In Defense Of Super Mario Bros, the 1993 film.
Ah, the video game movie genre. Probably the least successful genre in terms overall quality, and generally being quite consistent in being able to constantly deliver failure after failure, but what if I were to tell you that the pioneer video game based film, the now infamous ‘Super Mario Bros.’ is still the best film in its genre. Silent Hill following close behind.
Super Mario Bros. has been widely lambasted for nearly thirty years now, as being called anything and everything in the insult category from abysmal to atrocious, and I’m going to be honest, I’ve never been able to see what makes this film so intolerable.
I won’t be trying to make the case that Super Mario Bros. is some sort of hidden masterpiece, because it’s not. It’s absolutely not perfect by any means, but to me, it’s no where near as bad as a lot of these online ratings would suggest. (23% on Rotten Tomatoes, 4.1/10 on IMDb, and a 1.8/5 on Letterboxd at the time of writing this.) Super Mario Bros. unfortunately was a box office bob-omb, making not even half of the production budget back worldwide. This can easily be blamed by the release of Jurassic Park, which opened mere weeks after Super Mario Bros. and went on to gross over one billion dollars, just compared to Mario and Luigi’s measly twenty-one million dollar gross.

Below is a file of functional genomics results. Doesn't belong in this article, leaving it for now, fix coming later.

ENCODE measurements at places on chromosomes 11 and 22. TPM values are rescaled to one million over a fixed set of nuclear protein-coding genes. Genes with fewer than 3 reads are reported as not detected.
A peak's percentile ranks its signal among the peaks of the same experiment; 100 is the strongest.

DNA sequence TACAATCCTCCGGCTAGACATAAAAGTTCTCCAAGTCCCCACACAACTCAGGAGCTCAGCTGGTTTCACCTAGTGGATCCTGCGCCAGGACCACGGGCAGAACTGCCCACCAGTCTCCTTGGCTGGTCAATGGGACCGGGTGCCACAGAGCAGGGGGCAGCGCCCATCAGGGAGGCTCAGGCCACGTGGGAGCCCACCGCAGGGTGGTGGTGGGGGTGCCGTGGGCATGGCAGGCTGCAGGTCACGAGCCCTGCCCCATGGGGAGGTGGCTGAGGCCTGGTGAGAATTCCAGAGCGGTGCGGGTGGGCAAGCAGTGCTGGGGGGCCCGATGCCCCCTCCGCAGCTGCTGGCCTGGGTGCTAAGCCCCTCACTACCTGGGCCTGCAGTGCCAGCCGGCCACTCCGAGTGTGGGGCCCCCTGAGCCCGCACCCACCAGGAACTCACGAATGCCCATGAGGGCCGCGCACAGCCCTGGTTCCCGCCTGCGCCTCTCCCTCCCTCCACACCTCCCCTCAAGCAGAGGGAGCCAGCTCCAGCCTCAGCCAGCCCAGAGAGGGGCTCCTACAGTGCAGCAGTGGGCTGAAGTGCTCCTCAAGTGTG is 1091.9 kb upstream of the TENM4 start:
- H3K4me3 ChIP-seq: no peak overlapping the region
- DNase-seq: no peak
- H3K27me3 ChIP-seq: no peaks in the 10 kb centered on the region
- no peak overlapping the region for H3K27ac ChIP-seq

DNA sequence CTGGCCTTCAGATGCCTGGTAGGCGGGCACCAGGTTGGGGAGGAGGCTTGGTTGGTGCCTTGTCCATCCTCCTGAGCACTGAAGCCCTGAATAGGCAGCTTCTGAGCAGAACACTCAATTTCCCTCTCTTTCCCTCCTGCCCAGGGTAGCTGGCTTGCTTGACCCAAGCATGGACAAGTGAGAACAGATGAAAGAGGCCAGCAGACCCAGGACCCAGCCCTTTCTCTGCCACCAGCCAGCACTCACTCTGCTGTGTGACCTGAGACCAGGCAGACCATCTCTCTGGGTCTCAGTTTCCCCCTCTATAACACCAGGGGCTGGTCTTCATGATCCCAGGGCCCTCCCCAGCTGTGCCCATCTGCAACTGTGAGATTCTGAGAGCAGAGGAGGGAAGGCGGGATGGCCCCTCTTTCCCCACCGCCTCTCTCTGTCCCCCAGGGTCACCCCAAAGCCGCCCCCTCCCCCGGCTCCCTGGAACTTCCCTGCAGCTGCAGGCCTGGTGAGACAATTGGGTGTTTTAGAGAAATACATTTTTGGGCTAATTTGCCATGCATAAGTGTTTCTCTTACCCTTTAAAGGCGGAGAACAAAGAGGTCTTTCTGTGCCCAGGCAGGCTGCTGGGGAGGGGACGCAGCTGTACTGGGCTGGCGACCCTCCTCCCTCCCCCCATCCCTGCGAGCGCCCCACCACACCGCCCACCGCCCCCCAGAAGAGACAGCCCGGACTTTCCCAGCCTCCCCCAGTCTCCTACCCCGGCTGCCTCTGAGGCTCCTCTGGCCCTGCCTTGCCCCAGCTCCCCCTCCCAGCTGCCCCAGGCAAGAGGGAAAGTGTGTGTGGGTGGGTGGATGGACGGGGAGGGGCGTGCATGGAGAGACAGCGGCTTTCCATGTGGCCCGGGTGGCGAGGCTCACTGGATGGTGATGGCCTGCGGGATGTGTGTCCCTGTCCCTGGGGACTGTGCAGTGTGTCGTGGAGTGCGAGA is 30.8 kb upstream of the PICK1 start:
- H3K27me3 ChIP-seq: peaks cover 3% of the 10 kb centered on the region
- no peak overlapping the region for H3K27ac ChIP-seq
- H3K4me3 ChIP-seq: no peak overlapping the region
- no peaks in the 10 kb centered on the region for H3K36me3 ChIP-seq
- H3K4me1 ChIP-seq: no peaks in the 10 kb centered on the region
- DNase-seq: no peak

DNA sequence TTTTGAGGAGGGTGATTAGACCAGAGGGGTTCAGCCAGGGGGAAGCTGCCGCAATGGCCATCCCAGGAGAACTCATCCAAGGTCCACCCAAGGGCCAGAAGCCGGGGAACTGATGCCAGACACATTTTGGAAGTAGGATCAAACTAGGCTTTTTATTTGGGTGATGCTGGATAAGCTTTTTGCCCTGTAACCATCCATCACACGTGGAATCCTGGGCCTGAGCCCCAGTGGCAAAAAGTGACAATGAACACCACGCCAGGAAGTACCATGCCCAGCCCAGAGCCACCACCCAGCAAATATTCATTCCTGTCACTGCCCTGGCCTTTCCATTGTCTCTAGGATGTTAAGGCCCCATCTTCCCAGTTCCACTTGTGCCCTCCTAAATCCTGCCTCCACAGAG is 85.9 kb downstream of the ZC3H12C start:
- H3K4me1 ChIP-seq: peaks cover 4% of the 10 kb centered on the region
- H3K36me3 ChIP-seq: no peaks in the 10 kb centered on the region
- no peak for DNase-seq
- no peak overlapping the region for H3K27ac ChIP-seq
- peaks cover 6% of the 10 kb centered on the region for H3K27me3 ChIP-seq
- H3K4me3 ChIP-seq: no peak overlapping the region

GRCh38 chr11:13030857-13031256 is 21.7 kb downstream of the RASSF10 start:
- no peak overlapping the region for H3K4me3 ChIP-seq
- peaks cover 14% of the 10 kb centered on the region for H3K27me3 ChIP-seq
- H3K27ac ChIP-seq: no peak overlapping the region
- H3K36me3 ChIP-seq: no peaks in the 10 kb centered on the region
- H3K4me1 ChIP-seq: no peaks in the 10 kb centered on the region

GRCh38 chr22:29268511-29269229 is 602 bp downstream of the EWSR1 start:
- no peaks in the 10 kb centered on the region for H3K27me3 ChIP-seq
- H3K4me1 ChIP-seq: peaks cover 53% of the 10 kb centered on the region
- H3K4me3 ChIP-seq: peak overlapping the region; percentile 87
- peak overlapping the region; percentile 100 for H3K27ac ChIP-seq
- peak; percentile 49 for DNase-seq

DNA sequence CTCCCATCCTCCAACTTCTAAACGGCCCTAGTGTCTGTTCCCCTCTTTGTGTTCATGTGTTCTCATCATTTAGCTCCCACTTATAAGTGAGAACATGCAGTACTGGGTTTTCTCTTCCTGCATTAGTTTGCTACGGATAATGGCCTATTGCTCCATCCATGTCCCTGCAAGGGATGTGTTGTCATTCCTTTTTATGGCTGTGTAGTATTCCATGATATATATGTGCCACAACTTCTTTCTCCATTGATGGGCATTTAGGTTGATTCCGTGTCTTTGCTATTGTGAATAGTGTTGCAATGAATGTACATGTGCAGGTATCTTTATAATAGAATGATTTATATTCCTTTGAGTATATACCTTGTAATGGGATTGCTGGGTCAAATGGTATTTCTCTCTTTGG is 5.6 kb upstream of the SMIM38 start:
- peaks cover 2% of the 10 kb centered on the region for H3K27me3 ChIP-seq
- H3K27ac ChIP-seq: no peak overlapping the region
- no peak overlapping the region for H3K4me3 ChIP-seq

The directing and filmmaking by Rocky Morton and Annabel Jankel is the first category I would like to go over, and to start off, I think that both were done very well. The directing is incredibly admirable considering the type of film that was being created. Considering the fact that Super Mario Bros. was the pioneer original in the “video game movie” genre, no pre-existing examples of how to adapt a gaming IP were available for the filmmakers, so in that case, it’s undeniably impressive with what they were able to accomplish. There were a lot of cool and unique ideas for this film, which is something I don’t think people appreciate enough. A common complaint about this movie is that it differs too much from the video game in terms of setting and tone, but if I’m being honest, I actually much prefer the dystopian “Dinohattan” over the happy-go-lucky Wizard Of Oz type of world that the “Mushroom Kingdom” is. The filmmaking surprised me with the rich amount of camera angles/tricks this movie contains. There’s a lot of style with it, and that grows even further with the set design. Like I said, I still prefer the “Dinohattan” setting, and that’s because of how visually impressive it is. The set designer David L. Snyder (Blade Runner) did a great job making the city look both clean and gross at the same time. Both alive with the amount of color, yet also dead with the amount of filth. The costume design I thought was incredible. Everybody likes to complain about how the Goombas look here, but I honestly love them. Mario and Luigi’s jumpsuits are easily preferable to me over the overalls they both wear in the video games. The visual effects are another piece of this movie that impressed me. 1993 was a very early time in the age of CGI, it’s when filmmakers really started to get experimental, and Super Mario Bros. (as well as Jurassic Park) are prime examples. Most of the CG still looks pretty acceptable nearly thirty years later, especially the merging effect that occurs near the end of the film (the first time it’s done, the second time is a bit ridiculous lol). The T-Rex Koopa at the end where Mario and Luigi use the “Devo Guns” also still looks surprisingly decent. As for practical effects, Yoshi is still one of the most impressive animatronics I’ve ever seen in a movie. Incredibly life-like and still exceptionally convincing. The worst part about the overall directing and filmmaking is just the noticeable continuity errors that can be easily spotted with multiple viewings. Yes, I am aware that certain errors in continuity are due to scenes being cut (both the Devo Chamber scene and the Elevator scene had moments cut, which lead to continuity errors), but there are a lot of other visual errors. For example, Mario’s mustache constantly changes so much through out the film that it could unironically be considered its own character. There is also a lot of ADR and dubbing in the movie as well. Countless moments where the characters are speaking and clearly they aren’t talking. It’s not that big of a problem considering the delivery of the ADR was quite good, and it’s not really surprising knowing that this movie had a VERY disastrous production.